When first asked to be a guest blogger, you enter the stages of happiness but soon realize that someone has real faith in you and you want to prove your worth. Self-doubt starts to creep in. Do I write well enough? Is this what she wanted? Did I do it right?
Do THESE thing when you write your blog post and you are sure to be asked back for a another gig.
Know your Topic and your Audience Do you choose what you write about or does the blog owner. If
it’s your call, learn who the audience is and what brings them back to the site. A blog called Bicycle Commuter Rumor probably isn’t interested in an article on embrocation techniques, but the latest in skirt guards will be a hit. You can also take a gander at the site’s tag cloud or mine the comment section for ideas. Is there a topic that’s not getting its due? What did people enjoy or what got them fired up?
With an assigned topic, look at what has already been written on the site. Again, check out the comments section. Was there a discussion thread that could be expanded on?
Word Count Try to write between 400-750 words. “What? My last article that was 1200 words!” Great! Now you get to edit it down. In my opinion, it is much easier to cut words than to add. Leave it ‘til the next day and a new perspective will help.
Include Links This includes links that cite sources or links that give the reader information you are not including in your article. Work to include a few internal links as well. These links point a reader back into the site you are writing for. Bicycle Commuter Rumor may have a great video you can link to or a white paper about Complete Streets policies.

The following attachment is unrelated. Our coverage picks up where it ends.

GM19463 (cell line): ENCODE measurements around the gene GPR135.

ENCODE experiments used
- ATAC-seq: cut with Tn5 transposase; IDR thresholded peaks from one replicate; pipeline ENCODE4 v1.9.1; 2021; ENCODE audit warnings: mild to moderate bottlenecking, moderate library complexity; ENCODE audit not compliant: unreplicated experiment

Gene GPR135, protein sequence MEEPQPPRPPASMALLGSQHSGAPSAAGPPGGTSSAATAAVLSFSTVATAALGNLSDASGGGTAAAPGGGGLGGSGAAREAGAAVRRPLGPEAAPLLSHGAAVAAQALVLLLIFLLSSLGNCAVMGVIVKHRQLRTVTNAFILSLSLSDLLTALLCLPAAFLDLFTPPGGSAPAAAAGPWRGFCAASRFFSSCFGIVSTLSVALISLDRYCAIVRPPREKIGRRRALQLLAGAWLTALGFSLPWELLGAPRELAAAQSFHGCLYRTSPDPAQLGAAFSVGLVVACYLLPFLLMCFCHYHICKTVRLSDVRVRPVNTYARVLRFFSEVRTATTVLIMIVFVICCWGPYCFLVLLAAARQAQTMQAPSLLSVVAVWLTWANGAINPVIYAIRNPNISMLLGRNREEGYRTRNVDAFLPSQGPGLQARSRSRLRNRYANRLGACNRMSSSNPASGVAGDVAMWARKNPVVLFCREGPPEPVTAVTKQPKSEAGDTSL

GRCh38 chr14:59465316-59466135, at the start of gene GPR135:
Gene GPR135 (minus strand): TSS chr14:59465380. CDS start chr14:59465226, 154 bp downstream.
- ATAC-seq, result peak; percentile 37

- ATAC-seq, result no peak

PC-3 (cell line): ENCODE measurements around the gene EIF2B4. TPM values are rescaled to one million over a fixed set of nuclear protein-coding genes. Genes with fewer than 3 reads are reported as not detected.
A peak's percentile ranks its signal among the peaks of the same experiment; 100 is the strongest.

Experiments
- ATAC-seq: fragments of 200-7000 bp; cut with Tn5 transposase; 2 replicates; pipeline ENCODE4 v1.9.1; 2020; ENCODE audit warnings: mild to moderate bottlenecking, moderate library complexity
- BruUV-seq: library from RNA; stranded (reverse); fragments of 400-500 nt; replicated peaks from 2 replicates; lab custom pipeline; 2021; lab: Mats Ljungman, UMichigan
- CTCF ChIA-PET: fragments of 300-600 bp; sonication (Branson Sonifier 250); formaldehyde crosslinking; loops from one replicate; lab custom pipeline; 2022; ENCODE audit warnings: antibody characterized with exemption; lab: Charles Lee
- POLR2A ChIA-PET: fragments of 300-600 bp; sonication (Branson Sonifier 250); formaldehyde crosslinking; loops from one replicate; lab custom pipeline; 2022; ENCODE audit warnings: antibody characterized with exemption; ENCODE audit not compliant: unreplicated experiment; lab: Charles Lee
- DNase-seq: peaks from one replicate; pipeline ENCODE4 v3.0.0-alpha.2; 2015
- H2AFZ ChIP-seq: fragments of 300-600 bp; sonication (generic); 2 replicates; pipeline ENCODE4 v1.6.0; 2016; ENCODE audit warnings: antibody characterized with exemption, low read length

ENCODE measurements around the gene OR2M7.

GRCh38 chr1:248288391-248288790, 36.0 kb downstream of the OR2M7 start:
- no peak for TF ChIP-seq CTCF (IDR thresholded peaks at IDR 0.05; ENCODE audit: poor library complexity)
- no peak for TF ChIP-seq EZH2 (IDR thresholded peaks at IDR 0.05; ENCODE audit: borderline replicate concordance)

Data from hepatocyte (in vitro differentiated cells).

Media A page of text is sure to make the reader’s eyes glaze over. A page with captioned photos, a video, or a peek at an infographic you linked to are great additions. Just be sure to reference your sources.
Edit Have someone else read your article for clarity and to pinpoint errors. Have someone else read every article you ever write before you make it public. I guarantee, if you don’t, you will find a typo three minutes AFTER you send the article in and then will have to send a mea culpa email to the blog owner.
Tags At the end of your article, include a list of tags or keywords, that describe the topics of your article to help readers find it. This helps the person posting your article put it in the correct category and get the metadata right.
Deadline Meet the deadline you were given. Many blogs run on an editorial calendar that is set to
What’s Next? Now you’ve turned it in and enjoyed a congratulatory beer. That’s great, but you’re not done yet. The experience made you realize that guest blogging is something you like so you want to thank your host and you want to do it again. Time for some follow up work
Kelsey Meyer said it well in Stop being a Lazy Guest Blogger in 3 Steps, so I’ll let her take it from here. But before I go, keep in mind that guest blogging is an honor, but it also comes with responsibility. If you follow up on your end of the deal, invitations will continue to come you way